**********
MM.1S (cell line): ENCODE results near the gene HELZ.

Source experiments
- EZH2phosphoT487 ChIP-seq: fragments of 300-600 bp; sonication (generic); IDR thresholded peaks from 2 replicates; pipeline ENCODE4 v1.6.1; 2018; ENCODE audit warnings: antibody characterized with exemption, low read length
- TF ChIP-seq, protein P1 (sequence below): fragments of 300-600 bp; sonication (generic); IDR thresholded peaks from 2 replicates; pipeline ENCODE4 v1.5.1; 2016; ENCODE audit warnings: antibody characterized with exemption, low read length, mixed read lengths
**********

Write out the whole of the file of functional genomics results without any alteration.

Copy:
MM.1S (cell line): ENCODE results near the gene HELZ.

Source experiments
- EZH2phosphoT487 ChIP-seq: fragments of 300-600 bp; sonication (generic); IDR thresholded peaks from 2 replicates; pipeline ENCODE4 v1.6.1; 2018; ENCODE audit warnings: antibody characterized with exemption, low read length
- TF ChIP-seq, protein P1 (sequence below): fragments of 300-600 bp; sonication (generic); IDR thresholded peaks from 2 replicates; pipeline ENCODE4 v1.5.1; 2016; ENCODE audit warnings: antibody characterized with exemption, low read length, mixed read lengths